Brown Encrusting Octopus  SpongeEctyoplasia feroxBrown Encrusting Octopus Sponge, Ectyoplasia ferox, No Name Wall, Grand Cayman (Steven Smeltzer) Occasional Florida Keys; common in the Bahamas and Caribbean. The color is externally a rich brownish orange; internally yellow-orange.
The sponge grows in two habits:
(a) Thickly incrusting, with oscules on top of hemispherical or low conical projections; up to 5 cm thick, with a spread of 30 cm or more (E. ferox habitus).
(b) Massive, erect, often compressed, thickly flabellate, with oscules on lateral, horizontally projecting elevations, and on terminal erect chimneys, which are like turrets, connected by sharply edged crests. The erect chimneys may take over almost completely, clustering, coalescent, up to 10 cm long, gradually tapering, surpassing the connecting ridges.
The oscules in both types are 2-7 mm wide, provided with a recessed, plane, contractile diaphragm. The surface has a felt-like texture; the consistency is spongy, compressible, resilient and easily torn.
Brown Tube Sponge Agelas tubulata

Brown Tube Sponge, Agelas Lacunosa,  Grand Cayman (Steven Smeltzer)

 

 Western Central Atlantic: Caribbean and FloridaThis forms clusters of tubes. The openings of the tubes are fairly broad and the end of the tubes are well rounded. Sometimes tubes may be fused to nearly half way up their lengths. Tube apertures may have a thin rim of a different color.  The outer surface is very smooth.  Color is always brownish.
Tube SpongeAgelas conifera BBrown Tube Sponge, Grand Cayman (Steven Smeltzer)Western Central Atlantic: Caribbean wide , USA, Belize and BahamasThese colonies appear identical to Agelas conifera, and have a similar growth form, whereby chains of tubes may form antler-like growths. However, there are two main differences.Firstly, their colour is more pale being cream to reddish brown in colour.Secondly, their outer surface is pitted with small but deep depressions, most of which are inhabited (possibly etched by) by a zoanthid.The two forms are likely to be the same species although they are clearly distinguishable.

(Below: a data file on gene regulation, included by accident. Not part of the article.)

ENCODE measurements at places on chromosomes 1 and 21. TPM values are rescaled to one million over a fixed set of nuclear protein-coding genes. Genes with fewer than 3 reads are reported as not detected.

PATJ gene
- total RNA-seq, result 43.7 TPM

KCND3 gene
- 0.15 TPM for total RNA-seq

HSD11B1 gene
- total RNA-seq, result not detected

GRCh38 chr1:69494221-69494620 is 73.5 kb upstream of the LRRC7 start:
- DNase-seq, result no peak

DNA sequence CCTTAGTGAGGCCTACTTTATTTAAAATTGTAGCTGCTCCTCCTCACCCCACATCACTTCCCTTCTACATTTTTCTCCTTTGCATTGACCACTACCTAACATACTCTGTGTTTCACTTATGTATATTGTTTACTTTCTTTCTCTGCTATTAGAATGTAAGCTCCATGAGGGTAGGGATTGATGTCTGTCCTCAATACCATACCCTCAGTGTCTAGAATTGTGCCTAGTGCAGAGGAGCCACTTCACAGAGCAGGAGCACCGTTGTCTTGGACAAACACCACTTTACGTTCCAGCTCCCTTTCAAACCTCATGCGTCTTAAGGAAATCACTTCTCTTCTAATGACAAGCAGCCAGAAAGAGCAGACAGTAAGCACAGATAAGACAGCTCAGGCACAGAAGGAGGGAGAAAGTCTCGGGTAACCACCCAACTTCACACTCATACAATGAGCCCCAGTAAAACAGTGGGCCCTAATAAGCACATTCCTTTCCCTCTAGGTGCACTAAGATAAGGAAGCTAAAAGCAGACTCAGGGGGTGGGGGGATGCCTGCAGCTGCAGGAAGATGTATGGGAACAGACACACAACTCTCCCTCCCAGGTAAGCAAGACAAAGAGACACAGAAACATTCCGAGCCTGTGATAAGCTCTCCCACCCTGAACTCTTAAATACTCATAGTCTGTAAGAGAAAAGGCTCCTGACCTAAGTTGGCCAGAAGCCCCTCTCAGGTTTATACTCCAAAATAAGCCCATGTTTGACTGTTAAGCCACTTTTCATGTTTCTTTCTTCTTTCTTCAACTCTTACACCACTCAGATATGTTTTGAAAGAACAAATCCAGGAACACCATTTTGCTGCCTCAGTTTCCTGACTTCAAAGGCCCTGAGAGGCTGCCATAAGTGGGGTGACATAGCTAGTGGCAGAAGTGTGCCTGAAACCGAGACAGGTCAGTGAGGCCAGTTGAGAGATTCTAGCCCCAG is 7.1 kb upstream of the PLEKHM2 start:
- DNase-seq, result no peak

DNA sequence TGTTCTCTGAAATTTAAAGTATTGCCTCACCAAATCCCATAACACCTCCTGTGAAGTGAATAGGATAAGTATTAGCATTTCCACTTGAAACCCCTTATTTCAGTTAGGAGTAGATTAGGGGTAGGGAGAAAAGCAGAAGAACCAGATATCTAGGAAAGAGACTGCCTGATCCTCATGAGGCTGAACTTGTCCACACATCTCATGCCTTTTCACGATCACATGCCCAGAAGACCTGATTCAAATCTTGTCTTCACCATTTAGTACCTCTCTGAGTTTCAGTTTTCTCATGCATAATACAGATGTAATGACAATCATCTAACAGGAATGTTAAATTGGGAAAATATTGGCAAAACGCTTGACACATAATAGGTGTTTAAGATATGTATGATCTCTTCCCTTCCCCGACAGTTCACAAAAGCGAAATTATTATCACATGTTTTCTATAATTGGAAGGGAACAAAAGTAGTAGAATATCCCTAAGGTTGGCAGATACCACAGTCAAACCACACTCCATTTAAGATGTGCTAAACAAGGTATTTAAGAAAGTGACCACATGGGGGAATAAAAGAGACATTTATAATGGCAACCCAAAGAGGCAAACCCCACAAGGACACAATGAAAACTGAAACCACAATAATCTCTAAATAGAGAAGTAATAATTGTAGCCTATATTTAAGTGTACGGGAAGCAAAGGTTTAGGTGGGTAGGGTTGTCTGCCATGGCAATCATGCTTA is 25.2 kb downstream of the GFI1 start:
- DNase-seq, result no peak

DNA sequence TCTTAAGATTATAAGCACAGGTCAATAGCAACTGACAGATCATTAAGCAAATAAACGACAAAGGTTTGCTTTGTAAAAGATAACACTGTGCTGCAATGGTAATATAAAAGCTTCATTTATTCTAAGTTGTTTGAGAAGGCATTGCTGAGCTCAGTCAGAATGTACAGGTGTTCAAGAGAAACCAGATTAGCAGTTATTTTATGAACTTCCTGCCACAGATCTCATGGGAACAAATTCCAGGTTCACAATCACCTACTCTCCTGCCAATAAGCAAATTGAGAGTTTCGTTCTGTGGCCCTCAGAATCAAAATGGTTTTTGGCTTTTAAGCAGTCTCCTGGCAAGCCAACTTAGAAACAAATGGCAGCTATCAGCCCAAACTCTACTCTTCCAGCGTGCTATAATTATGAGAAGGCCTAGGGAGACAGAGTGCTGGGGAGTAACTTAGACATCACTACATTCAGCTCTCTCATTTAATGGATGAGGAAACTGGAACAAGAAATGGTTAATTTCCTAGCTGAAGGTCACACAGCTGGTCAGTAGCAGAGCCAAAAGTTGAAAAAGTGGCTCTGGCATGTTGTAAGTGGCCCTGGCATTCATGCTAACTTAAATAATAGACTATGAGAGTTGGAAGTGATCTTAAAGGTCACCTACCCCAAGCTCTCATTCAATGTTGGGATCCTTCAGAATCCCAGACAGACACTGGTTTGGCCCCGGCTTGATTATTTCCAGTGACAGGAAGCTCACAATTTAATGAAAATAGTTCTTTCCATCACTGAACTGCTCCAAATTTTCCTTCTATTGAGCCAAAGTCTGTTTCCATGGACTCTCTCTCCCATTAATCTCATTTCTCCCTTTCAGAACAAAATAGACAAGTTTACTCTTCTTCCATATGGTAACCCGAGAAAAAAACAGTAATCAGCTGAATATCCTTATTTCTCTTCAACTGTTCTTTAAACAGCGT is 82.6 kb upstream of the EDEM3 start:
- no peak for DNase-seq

Elephant Ear Sponge Agelas clathrodesElephant Ear Sponge, Agelas clathrodes, Orange Canyon Grand Cayman (Steven Smeltzer)Common to occasional Florida, Bahamas and Caribbean. The species is massive, compressed, rising from a narrow base. Larger specimens are broadly flabellate, occasionally with several coalescent fronds. The plane of the fronds is usually contorted. The margin is rounded, lobate or intended. The width is 4 by 6 cm to 20 by 35 cm; the thickness is 1.5 to 5 cm. The surface is covered to a variable degree by a fleshy skin (A. clathrodes-close-up); rough to the touch. The consistency is firmly spongy and resilient.
Green Barrel Sponge Verongula giganteaGreen Vase Sponge Grand Cayman (Steven Smeltzer) Western Central Atlantic: Caribbean.Large barrels, but often very elongated or oval. The walls are thin relative to the size of the sponge, unlike the other giant barrels Xestospongia muta, and Geodia neptuni.Yellow to green in color.The outer surface has a distinctive patterning of a raised net or lattice, especially clear in younger specimens. There are no jagged projections on the surface or lip as there are in the similarly sized Xestospongia.
Green Tube  SpongeAplysina lacunosa